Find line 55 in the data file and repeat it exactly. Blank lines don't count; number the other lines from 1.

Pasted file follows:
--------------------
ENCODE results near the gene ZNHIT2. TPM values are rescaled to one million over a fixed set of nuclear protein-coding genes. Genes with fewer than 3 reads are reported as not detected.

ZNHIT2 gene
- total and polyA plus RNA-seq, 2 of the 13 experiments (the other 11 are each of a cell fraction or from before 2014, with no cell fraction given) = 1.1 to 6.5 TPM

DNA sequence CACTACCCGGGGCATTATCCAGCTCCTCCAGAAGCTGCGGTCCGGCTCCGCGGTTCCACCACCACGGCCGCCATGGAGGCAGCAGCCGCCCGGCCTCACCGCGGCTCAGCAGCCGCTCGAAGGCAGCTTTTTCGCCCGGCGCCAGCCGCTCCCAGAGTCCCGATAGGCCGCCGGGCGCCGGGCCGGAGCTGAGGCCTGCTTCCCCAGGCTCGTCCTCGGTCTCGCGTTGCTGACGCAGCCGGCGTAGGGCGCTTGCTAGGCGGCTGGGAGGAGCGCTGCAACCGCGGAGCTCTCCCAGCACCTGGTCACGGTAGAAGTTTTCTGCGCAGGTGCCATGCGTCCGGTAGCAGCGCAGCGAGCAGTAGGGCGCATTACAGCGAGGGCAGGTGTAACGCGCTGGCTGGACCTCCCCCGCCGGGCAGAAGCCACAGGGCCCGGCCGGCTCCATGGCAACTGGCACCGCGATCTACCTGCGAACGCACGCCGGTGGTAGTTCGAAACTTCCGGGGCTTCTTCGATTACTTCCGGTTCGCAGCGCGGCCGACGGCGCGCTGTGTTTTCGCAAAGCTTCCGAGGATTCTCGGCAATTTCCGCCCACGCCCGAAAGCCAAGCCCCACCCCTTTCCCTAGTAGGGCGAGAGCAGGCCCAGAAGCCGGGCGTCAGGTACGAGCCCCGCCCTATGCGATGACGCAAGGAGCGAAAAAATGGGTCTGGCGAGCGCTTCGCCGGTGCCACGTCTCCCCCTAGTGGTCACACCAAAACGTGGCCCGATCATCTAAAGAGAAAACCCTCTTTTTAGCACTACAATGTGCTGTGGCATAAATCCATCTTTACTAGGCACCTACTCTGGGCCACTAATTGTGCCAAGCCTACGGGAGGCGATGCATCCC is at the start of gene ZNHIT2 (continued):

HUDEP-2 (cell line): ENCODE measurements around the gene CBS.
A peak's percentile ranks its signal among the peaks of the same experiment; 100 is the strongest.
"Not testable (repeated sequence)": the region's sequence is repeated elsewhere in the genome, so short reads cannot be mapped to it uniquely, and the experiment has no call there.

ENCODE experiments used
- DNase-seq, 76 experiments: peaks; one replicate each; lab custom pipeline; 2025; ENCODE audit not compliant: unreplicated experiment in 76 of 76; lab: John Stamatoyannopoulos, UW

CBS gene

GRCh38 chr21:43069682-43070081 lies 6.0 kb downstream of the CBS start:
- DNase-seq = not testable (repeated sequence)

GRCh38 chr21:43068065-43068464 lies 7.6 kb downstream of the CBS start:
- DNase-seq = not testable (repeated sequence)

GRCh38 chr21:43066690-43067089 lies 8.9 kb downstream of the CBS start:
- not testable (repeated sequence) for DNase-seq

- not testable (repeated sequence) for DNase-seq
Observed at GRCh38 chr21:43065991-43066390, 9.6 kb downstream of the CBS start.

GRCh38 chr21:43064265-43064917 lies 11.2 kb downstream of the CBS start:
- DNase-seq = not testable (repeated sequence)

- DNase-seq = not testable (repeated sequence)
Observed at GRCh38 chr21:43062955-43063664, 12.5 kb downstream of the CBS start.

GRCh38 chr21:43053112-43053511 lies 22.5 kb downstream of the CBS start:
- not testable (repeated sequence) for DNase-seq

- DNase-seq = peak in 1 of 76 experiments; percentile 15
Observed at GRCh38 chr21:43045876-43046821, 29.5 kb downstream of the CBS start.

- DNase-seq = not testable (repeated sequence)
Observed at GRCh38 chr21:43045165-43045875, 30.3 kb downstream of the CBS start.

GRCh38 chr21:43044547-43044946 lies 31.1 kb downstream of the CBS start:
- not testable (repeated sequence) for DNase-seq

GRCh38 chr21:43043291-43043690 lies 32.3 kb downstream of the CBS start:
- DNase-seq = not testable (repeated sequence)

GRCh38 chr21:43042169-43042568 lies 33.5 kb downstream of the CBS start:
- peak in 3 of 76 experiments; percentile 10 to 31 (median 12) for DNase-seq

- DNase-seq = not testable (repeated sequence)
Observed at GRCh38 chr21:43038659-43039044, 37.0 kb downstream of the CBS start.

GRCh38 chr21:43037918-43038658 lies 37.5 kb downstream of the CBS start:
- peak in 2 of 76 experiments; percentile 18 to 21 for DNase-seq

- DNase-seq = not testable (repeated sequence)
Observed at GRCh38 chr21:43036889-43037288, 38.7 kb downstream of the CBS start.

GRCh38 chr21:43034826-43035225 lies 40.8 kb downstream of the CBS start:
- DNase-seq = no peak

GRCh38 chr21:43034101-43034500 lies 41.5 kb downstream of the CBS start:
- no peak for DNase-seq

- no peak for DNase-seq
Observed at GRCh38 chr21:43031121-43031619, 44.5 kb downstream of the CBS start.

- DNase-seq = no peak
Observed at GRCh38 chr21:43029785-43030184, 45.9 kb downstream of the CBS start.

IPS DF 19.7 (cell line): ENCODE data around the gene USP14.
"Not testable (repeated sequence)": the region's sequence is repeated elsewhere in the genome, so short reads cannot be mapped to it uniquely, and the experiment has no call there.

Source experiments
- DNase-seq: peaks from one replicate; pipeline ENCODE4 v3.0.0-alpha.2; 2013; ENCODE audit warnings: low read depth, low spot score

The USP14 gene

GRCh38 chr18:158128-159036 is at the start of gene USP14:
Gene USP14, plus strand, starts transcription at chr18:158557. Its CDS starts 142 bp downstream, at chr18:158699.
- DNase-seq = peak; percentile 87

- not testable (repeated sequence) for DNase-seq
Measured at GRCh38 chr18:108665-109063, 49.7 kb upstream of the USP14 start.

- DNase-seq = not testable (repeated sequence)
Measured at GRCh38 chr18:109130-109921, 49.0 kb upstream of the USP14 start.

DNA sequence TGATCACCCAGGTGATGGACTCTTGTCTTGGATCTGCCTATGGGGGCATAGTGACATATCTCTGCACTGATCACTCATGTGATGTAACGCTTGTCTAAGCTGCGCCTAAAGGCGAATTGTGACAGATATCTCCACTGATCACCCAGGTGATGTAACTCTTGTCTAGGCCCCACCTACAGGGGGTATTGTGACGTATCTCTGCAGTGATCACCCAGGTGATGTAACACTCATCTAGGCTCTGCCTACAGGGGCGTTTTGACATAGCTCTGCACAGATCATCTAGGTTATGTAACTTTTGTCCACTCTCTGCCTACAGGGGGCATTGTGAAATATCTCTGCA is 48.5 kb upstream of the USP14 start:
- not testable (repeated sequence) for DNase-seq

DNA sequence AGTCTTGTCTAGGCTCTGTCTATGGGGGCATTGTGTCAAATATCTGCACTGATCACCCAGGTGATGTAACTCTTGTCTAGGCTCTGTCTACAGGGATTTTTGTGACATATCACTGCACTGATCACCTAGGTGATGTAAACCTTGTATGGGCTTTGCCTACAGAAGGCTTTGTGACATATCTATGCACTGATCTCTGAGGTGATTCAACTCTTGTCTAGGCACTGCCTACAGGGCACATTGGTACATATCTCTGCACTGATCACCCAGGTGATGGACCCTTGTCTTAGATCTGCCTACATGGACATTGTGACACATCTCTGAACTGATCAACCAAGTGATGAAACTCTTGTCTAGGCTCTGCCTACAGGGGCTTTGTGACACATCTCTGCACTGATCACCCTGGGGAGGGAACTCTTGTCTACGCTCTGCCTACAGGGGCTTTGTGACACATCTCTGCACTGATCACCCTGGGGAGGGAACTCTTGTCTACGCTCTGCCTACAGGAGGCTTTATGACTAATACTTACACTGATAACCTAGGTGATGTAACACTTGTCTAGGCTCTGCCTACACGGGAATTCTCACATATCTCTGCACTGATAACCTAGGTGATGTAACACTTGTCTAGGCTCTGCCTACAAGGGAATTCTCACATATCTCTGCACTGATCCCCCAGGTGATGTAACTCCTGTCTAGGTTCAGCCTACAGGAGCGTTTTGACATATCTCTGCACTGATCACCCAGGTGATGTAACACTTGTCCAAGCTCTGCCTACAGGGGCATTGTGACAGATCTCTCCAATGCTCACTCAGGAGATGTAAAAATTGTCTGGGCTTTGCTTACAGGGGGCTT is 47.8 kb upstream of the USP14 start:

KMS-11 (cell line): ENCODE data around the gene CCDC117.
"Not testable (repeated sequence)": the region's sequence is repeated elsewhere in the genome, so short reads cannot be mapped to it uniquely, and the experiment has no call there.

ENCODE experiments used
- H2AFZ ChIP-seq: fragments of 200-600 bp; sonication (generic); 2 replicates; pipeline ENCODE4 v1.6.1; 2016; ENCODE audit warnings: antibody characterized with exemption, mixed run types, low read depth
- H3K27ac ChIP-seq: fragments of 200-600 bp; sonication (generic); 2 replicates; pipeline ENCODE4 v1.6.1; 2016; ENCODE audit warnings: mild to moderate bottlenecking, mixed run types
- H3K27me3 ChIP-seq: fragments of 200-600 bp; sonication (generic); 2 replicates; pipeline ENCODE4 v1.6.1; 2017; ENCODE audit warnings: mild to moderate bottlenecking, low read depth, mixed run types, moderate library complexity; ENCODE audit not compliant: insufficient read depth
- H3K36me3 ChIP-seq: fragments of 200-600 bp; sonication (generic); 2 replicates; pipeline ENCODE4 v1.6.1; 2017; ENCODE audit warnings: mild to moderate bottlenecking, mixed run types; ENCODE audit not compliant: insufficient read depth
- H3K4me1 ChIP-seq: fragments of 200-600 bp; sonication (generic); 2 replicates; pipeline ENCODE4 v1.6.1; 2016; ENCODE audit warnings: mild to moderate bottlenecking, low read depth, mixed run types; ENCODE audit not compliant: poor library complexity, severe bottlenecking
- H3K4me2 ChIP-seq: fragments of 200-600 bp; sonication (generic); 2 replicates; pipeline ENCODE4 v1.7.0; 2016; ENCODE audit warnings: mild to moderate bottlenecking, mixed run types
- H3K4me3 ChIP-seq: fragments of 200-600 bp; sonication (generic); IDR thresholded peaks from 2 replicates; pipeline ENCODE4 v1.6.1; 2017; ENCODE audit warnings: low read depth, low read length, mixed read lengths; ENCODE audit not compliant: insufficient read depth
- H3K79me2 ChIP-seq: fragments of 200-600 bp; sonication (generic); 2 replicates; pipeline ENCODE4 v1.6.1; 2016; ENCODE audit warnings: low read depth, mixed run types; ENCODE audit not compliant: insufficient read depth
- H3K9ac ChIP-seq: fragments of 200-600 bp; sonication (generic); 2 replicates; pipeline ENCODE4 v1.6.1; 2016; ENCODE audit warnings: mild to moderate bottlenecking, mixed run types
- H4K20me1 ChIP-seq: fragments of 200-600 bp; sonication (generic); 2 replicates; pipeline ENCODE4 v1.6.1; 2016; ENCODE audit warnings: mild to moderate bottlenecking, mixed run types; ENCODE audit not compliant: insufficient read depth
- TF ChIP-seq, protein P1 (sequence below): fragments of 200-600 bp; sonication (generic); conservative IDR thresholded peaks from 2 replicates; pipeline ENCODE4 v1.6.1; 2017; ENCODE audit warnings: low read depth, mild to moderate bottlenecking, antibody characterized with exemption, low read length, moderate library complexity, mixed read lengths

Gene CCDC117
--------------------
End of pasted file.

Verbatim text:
Gene USP14, plus strand, starts transcription at chr18:158557. Its CDS starts 142 bp downstream, at chr18:158699.